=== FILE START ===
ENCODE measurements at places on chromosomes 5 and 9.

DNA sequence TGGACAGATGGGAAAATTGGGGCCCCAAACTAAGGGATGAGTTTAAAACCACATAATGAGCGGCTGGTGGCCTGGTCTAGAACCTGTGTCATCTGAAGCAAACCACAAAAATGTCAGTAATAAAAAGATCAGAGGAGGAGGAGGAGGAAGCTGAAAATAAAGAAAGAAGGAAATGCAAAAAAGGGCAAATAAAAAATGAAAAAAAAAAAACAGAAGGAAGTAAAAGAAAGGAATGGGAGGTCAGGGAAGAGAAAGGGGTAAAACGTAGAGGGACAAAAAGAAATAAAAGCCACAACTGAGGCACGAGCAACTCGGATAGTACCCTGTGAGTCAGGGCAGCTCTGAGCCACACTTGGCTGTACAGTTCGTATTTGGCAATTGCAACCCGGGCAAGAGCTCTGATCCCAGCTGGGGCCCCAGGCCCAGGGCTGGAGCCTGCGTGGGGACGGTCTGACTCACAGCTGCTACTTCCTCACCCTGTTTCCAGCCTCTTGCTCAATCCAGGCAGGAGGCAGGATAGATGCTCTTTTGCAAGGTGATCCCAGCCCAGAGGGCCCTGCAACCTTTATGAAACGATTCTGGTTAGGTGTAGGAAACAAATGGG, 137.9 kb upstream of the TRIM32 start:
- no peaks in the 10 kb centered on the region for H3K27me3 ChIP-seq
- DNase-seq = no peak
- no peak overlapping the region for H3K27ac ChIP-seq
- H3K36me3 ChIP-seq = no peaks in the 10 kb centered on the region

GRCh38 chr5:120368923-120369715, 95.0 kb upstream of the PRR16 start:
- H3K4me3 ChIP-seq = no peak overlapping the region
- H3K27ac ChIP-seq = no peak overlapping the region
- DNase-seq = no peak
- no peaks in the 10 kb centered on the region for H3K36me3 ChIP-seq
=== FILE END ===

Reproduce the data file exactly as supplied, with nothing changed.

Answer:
ENCODE measurements at places on chromosomes 5 and 9.

DNA sequence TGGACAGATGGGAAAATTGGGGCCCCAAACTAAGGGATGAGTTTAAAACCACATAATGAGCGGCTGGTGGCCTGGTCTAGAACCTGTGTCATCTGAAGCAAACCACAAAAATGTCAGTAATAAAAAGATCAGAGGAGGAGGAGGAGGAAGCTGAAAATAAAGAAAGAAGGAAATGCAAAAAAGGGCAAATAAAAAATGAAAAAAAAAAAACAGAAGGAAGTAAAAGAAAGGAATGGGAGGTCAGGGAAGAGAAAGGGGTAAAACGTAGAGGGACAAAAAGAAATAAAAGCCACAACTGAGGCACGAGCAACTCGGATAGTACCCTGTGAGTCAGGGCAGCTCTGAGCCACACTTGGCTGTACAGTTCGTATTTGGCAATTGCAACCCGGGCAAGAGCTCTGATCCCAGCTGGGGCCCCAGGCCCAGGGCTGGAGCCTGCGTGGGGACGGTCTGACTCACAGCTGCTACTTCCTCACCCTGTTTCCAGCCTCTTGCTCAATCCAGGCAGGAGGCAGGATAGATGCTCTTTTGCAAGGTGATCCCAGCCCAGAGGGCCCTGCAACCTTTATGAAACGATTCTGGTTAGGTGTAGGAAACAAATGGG, 137.9 kb upstream of the TRIM32 start:
- no peaks in the 10 kb centered on the region for H3K27me3 ChIP-seq
- DNase-seq = no peak
- no peak overlapping the region for H3K27ac ChIP-seq
- H3K36me3 ChIP-seq = no peaks in the 10 kb centered on the region

GRCh38 chr5:120368923-120369715, 95.0 kb upstream of the PRR16 start:
- H3K4me3 ChIP-seq = no peak overlapping the region
- H3K27ac ChIP-seq = no peak overlapping the region
- DNase-seq = no peak
- no peaks in the 10 kb centered on the region for H3K36me3 ChIP-seq